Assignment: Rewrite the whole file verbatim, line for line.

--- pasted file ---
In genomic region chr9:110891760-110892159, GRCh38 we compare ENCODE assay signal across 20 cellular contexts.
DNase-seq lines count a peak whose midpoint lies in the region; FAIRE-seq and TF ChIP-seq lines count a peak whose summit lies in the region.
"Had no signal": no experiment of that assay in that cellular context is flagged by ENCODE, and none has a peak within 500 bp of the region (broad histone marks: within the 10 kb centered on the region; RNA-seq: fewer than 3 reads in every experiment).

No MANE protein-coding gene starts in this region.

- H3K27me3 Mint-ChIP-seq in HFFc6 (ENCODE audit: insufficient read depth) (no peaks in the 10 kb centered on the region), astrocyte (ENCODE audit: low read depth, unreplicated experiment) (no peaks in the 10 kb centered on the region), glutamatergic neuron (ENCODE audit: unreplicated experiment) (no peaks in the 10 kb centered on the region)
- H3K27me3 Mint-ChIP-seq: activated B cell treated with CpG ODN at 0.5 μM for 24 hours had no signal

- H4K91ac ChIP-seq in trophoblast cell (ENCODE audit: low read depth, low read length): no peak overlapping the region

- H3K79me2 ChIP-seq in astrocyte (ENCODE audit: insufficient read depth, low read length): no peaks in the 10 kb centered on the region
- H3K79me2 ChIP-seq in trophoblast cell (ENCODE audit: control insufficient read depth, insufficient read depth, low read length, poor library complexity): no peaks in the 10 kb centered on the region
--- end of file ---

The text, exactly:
In genomic region chr9:110891760-110892159, GRCh38 we compare ENCODE assay signal across 20 cellular contexts.
DNase-seq lines count a peak whose midpoint lies in the region; FAIRE-seq and TF ChIP-seq lines count a peak whose summit lies in the region.
"Had no signal": no experiment of that assay in that cellular context is flagged by ENCODE, and none has a peak within 500 bp of the region (broad histone marks: within the 10 kb centered on the region; RNA-seq: fewer than 3 reads in every experiment).

No MANE protein-coding gene starts in this region.

- H3K27me3 Mint-ChIP-seq in HFFc6 (ENCODE audit: insufficient read depth) (no peaks in the 10 kb centered on the region), astrocyte (ENCODE audit: low read depth, unreplicated experiment) (no peaks in the 10 kb centered on the region), glutamatergic neuron (ENCODE audit: unreplicated experiment) (no peaks in the 10 kb centered on the region)
- H3K27me3 Mint-ChIP-seq: activated B cell treated with CpG ODN at 0.5 μM for 24 hours had no signal

- H4K91ac ChIP-seq in trophoblast cell (ENCODE audit: low read depth, low read length): no peak overlapping the region

- H3K79me2 ChIP-seq in astrocyte (ENCODE audit: insufficient read depth, low read length): no peaks in the 10 kb centered on the region
- H3K79me2 ChIP-seq in trophoblast cell (ENCODE audit: control insufficient read depth, insufficient read depth, low read length, poor library complexity): no peaks in the 10 kb centered on the region